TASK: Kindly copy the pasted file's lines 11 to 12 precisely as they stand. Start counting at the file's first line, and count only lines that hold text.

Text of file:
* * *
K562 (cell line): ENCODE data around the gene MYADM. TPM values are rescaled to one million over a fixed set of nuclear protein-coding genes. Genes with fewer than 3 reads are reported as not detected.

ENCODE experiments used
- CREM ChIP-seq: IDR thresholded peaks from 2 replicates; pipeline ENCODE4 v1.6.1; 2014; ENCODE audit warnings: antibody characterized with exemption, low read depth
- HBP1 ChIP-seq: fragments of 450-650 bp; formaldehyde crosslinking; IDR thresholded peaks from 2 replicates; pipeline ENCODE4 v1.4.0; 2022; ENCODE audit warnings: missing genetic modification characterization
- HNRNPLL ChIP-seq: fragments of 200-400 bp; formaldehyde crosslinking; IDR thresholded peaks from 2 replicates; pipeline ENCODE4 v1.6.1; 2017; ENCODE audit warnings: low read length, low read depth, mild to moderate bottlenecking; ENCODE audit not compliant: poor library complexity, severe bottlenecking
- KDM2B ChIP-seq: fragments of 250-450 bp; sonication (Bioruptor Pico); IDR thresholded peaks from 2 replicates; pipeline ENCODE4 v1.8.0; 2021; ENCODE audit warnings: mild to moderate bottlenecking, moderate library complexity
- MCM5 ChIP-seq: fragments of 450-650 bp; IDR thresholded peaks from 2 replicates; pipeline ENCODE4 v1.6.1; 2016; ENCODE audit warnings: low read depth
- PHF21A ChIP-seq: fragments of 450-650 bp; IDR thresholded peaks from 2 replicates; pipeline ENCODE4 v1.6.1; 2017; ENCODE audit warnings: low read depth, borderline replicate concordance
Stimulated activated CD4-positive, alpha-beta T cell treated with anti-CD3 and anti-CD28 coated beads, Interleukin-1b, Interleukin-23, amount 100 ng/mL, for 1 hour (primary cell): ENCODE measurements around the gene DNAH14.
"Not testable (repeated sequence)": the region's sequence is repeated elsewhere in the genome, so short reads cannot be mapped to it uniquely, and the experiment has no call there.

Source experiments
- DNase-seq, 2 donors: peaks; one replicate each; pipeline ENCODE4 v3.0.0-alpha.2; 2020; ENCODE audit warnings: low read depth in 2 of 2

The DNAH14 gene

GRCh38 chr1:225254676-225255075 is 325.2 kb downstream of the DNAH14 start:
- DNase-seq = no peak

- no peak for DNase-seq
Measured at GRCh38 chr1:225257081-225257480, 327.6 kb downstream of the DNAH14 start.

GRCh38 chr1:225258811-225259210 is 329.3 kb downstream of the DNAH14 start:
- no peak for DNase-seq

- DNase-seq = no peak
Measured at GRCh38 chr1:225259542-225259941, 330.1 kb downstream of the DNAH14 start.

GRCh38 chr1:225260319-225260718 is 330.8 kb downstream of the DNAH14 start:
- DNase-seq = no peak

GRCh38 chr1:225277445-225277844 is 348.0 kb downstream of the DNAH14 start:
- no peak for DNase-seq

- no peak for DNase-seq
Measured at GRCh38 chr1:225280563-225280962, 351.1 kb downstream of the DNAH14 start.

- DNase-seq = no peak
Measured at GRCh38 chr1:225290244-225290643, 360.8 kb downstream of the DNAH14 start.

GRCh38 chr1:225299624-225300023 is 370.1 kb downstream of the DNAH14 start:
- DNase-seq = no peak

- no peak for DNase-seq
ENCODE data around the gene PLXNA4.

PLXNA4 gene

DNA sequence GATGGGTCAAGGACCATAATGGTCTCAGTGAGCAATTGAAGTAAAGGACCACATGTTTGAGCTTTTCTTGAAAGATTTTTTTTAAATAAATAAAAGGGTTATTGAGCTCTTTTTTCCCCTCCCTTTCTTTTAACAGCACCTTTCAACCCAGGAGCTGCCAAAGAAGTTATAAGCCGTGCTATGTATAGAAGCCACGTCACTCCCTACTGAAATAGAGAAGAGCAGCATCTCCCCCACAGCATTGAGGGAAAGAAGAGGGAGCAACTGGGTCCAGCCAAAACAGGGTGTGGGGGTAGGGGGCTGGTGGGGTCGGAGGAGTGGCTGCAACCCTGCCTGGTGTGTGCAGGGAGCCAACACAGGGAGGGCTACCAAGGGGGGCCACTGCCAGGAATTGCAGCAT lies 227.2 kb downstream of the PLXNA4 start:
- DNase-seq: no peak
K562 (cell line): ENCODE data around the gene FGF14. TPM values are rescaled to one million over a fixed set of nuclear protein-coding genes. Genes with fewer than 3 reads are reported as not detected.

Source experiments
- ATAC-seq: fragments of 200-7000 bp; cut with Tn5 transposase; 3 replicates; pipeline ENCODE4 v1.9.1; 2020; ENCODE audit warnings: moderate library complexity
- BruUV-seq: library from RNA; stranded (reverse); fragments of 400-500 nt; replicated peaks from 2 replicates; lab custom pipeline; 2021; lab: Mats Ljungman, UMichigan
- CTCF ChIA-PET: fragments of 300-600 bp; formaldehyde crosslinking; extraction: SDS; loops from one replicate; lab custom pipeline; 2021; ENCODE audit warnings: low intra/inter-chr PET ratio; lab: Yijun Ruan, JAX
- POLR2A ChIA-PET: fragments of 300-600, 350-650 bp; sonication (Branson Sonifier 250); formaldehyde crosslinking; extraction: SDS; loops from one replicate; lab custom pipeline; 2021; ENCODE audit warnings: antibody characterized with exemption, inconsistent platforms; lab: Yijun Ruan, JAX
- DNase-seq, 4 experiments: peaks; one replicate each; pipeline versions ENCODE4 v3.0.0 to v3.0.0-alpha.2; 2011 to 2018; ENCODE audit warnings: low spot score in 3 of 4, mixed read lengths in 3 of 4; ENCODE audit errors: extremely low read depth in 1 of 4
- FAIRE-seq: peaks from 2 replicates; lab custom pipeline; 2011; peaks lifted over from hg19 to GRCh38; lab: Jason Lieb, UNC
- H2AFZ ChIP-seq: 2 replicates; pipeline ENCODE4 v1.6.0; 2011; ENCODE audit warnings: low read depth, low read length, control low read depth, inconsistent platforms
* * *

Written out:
Source experiments
- DNase-seq, 2 donors: peaks; one replicate each; pipeline ENCODE4 v3.0.0-alpha.2; 2020; ENCODE audit warnings: low read depth in 2 of 2